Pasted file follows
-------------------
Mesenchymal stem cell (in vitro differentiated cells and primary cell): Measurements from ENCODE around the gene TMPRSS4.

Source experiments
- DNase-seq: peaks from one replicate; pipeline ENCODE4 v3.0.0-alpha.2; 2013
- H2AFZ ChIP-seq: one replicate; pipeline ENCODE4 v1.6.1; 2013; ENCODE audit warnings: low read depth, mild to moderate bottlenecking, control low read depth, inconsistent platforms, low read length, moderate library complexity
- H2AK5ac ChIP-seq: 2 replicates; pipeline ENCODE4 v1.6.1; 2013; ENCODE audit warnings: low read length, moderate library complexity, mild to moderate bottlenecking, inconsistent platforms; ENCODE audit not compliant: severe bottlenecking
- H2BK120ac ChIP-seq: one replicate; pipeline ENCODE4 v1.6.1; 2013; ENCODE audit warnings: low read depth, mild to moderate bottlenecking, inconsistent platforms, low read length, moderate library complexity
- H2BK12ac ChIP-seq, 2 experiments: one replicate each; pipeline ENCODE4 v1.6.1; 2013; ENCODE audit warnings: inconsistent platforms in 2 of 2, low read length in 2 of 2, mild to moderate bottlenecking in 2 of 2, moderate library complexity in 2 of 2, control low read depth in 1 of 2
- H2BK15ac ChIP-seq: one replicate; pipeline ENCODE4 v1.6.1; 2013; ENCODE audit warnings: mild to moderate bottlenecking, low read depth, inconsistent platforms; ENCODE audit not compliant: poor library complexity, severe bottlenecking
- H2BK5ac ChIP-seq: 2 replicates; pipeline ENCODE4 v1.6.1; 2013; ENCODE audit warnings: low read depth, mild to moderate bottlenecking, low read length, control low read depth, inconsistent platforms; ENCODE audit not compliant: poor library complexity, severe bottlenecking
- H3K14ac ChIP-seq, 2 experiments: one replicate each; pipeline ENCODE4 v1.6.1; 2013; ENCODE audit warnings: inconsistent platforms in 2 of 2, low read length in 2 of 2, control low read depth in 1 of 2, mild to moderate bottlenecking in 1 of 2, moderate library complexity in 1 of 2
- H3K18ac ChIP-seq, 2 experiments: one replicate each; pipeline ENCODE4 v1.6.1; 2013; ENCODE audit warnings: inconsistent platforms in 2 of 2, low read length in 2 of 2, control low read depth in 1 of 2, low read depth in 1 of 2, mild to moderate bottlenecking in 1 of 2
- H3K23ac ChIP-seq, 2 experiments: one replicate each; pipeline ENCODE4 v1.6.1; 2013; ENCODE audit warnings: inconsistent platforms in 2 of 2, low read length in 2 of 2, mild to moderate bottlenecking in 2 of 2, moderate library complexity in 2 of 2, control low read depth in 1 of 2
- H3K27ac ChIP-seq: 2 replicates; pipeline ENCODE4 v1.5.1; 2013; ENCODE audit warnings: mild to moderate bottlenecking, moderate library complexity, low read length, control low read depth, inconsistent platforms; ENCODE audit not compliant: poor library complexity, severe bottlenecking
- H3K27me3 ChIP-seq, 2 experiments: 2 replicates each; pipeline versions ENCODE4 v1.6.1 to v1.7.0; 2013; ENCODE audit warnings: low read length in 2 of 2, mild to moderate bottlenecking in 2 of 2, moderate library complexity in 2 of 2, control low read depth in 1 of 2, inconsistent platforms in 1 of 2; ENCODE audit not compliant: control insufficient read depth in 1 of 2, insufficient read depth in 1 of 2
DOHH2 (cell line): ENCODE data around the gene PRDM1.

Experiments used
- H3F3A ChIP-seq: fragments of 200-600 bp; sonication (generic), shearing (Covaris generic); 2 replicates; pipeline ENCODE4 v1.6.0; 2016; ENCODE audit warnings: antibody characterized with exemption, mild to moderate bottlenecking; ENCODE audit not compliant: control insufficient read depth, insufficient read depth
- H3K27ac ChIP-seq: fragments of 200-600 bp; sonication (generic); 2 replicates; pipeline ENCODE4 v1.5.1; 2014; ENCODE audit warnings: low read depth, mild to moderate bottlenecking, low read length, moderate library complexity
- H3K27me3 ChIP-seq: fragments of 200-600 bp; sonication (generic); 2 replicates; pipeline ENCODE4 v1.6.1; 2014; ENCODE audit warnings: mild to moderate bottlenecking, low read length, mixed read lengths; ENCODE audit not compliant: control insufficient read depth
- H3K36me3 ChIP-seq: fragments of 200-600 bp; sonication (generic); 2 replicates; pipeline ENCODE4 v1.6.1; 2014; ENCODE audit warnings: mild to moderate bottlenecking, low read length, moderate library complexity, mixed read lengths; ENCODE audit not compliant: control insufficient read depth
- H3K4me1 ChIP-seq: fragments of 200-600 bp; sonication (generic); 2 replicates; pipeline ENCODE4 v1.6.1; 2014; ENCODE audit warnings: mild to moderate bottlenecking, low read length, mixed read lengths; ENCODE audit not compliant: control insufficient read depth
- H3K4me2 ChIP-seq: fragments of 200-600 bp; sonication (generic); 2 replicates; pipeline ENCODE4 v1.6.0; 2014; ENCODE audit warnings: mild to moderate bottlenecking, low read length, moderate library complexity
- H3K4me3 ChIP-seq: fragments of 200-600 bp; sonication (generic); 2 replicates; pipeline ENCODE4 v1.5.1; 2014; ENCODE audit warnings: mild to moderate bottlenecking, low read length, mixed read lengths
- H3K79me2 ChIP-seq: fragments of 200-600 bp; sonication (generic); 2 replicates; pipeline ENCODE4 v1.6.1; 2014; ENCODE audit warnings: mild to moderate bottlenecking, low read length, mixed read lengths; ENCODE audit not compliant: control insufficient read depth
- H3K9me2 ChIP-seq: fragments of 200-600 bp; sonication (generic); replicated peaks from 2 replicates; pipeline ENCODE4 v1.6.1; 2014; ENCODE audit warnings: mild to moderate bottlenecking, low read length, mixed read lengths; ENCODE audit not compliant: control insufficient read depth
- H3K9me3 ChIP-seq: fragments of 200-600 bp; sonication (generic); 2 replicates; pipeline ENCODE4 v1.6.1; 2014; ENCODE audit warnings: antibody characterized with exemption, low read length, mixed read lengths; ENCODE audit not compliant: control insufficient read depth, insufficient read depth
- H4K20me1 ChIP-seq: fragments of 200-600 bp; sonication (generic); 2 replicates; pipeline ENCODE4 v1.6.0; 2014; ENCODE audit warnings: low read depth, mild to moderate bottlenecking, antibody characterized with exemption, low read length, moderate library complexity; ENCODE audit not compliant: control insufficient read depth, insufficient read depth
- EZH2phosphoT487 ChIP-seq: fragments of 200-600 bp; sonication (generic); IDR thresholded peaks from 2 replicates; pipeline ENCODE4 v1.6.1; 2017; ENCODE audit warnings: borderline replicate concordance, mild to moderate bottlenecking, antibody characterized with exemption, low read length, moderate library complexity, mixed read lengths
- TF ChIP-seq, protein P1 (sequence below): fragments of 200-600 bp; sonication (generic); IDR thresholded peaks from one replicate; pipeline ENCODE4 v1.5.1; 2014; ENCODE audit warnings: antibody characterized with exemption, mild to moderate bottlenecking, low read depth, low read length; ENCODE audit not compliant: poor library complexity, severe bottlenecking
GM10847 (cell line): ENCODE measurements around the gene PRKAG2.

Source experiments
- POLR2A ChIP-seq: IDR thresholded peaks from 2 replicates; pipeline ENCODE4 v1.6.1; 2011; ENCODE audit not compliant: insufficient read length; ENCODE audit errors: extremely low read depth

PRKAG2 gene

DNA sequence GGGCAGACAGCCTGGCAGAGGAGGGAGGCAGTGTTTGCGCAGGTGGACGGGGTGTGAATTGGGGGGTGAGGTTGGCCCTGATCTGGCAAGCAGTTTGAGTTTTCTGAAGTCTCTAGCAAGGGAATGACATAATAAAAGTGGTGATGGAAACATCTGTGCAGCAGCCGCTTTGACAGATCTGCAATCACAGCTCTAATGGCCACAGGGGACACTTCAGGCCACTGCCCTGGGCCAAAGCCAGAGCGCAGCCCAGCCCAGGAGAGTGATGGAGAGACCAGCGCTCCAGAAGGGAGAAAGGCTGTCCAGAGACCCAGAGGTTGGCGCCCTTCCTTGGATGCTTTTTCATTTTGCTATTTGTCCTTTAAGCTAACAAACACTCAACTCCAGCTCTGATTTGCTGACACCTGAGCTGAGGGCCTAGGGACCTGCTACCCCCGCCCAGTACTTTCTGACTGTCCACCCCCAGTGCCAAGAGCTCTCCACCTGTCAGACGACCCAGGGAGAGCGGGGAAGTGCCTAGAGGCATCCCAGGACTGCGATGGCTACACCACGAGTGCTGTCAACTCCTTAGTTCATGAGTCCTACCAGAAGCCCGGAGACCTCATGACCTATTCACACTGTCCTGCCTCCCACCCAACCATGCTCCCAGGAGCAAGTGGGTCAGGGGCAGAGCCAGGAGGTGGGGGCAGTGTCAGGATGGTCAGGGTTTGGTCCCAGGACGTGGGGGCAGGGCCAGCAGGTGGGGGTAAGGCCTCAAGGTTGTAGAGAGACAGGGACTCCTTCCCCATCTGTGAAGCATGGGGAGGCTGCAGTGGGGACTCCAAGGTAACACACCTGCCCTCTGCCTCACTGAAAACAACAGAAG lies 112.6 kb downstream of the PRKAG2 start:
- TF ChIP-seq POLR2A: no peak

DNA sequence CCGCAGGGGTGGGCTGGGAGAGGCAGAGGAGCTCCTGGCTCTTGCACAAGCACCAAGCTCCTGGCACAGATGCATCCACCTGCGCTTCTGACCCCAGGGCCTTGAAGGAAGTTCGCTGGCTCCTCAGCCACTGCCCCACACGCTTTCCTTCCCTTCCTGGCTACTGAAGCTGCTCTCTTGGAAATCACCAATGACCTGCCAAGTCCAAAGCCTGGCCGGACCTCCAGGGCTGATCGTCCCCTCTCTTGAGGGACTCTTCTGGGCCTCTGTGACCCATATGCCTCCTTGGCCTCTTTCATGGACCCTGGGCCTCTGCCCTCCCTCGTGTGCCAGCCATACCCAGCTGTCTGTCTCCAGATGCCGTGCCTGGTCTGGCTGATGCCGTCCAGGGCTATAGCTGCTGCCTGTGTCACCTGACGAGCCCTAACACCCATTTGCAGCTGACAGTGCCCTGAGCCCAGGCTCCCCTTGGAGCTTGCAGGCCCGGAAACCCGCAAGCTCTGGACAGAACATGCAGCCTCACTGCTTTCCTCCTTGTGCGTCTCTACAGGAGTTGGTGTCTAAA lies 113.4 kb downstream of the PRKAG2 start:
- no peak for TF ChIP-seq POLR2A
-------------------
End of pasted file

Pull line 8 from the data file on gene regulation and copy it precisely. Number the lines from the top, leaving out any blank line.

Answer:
- H2BK15ac ChIP-seq: one replicate; pipeline ENCODE4 v1.6.1; 2013; ENCODE audit warnings: mild to moderate bottlenecking, low read depth, inconsistent platforms; ENCODE audit not compliant: poor library complexity, severe bottlenecking